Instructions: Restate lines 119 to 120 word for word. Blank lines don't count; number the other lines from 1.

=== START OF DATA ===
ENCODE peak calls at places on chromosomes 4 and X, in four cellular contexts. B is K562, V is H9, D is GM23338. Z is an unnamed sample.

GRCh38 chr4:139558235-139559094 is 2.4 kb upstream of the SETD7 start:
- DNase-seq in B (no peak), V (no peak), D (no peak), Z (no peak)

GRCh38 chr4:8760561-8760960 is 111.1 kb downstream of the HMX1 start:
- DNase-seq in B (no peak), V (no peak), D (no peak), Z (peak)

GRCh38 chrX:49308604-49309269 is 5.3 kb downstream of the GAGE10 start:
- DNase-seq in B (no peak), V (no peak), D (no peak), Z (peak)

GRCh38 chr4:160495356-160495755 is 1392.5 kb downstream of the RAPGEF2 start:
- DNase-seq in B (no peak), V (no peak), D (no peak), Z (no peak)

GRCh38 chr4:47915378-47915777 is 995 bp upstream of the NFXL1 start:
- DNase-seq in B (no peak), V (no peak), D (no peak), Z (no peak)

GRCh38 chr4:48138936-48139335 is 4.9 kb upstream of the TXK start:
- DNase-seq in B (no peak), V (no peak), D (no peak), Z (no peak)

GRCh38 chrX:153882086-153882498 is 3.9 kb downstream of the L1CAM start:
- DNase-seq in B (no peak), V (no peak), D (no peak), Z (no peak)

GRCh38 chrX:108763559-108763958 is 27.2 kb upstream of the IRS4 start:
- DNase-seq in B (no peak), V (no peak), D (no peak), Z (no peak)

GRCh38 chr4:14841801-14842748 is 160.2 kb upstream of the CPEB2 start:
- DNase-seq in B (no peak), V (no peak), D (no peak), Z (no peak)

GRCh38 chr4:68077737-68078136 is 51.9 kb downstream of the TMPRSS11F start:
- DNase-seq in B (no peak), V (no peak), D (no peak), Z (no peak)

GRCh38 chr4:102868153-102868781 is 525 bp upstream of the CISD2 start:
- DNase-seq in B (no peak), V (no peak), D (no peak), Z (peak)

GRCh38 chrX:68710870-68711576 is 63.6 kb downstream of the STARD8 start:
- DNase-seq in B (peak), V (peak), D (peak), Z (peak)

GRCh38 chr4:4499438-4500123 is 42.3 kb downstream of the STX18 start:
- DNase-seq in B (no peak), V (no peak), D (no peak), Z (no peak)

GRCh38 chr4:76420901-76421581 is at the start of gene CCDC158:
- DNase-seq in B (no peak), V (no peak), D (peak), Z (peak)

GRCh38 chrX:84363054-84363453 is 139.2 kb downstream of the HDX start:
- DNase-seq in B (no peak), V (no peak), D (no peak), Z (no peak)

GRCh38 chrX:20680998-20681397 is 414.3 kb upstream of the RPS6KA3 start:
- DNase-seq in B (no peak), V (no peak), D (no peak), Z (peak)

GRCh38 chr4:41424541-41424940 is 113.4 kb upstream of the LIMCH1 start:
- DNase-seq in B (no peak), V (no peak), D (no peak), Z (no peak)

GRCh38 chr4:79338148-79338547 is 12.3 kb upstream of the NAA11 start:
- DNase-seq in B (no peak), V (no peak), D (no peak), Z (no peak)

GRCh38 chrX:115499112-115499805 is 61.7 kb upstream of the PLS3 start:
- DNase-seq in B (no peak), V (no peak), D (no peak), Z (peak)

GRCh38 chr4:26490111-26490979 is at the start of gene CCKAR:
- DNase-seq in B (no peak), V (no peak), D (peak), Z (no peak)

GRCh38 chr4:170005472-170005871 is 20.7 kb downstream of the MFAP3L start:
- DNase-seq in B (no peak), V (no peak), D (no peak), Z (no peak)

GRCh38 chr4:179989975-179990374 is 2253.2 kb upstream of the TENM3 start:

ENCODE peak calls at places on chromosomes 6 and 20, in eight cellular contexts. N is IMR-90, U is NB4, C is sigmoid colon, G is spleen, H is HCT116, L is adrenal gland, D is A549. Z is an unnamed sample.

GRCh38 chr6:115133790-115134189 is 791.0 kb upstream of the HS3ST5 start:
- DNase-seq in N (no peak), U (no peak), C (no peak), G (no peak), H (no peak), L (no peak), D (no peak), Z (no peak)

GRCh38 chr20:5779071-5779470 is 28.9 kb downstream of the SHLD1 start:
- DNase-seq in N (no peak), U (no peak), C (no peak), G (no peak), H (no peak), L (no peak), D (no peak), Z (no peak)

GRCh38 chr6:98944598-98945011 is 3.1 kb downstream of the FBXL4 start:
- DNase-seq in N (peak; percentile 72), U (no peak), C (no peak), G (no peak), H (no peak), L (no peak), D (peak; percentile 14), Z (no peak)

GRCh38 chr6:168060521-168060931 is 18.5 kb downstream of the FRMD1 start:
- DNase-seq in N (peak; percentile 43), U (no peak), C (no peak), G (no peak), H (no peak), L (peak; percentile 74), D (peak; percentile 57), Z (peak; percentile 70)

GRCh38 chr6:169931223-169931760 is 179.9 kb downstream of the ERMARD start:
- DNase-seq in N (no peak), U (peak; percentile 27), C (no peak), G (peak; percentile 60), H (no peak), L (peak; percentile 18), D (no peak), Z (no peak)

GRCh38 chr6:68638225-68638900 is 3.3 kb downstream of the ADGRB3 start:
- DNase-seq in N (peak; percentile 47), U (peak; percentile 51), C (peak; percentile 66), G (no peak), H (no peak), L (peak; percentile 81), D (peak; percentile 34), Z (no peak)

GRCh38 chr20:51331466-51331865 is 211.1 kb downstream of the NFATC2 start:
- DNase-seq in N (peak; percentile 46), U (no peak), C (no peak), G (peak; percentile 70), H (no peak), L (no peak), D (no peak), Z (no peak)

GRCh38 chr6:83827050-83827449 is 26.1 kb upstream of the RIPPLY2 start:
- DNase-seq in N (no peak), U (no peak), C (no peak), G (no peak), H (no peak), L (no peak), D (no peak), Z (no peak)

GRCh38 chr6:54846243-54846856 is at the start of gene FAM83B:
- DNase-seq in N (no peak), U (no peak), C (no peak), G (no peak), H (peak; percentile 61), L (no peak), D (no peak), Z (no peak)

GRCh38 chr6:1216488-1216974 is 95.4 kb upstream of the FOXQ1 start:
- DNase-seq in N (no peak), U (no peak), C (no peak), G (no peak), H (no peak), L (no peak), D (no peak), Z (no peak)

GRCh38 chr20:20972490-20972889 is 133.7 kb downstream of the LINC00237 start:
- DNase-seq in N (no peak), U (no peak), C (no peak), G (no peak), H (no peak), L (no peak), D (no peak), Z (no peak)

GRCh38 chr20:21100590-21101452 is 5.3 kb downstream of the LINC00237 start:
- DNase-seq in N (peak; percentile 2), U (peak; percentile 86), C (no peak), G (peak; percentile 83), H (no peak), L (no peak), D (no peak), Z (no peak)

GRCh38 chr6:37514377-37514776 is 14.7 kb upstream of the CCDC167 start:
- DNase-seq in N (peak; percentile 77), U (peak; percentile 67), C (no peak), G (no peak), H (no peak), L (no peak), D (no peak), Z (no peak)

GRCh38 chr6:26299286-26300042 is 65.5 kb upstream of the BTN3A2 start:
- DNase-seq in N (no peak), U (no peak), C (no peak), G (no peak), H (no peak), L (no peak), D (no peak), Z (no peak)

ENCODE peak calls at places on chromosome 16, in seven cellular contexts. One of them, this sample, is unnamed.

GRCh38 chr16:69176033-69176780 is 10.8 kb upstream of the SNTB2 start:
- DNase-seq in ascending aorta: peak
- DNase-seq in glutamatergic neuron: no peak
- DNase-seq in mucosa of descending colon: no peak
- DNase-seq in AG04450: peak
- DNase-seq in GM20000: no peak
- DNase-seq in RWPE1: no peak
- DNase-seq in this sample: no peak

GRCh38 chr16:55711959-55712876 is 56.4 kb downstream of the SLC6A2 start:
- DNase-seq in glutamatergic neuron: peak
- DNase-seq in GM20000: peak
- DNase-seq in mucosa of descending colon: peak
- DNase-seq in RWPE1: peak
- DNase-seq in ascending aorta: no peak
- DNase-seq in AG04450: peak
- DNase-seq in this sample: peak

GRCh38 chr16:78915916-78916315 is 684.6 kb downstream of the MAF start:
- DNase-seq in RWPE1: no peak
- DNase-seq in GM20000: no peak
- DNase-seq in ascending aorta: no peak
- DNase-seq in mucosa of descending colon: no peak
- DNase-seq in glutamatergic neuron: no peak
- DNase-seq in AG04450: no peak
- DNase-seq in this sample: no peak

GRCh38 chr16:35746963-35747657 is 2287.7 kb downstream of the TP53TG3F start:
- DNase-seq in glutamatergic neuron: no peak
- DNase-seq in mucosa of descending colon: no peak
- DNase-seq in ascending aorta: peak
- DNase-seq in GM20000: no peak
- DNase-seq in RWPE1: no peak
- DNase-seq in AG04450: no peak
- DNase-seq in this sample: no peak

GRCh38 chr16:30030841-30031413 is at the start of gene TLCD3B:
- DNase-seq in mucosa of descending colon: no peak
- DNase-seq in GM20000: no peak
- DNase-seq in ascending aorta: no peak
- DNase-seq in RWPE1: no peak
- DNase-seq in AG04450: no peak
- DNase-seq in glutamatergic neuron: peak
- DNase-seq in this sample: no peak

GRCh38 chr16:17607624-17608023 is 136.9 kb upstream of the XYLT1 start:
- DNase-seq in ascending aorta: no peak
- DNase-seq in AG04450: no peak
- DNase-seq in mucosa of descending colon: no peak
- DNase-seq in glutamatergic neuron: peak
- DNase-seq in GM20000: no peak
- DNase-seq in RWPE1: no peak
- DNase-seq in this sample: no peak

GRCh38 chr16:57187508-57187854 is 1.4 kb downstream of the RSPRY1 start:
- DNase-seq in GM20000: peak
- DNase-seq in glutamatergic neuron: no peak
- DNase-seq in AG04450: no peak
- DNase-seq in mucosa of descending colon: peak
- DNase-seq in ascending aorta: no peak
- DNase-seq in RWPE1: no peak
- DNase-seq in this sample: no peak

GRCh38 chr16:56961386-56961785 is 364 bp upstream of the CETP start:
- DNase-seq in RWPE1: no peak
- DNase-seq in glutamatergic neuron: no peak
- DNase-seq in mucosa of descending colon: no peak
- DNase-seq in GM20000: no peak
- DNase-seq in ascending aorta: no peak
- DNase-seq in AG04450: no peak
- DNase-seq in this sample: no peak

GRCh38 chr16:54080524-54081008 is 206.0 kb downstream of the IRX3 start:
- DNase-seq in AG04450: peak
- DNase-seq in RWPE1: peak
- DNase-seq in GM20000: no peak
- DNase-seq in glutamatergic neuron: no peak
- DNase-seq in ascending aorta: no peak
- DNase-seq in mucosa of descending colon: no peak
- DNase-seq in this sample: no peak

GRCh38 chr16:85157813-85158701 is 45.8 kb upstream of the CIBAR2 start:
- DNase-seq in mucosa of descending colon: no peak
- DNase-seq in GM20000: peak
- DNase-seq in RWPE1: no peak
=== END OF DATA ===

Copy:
- DNase-seq in glutamatergic neuron: peak
- DNase-seq in GM20000: no peak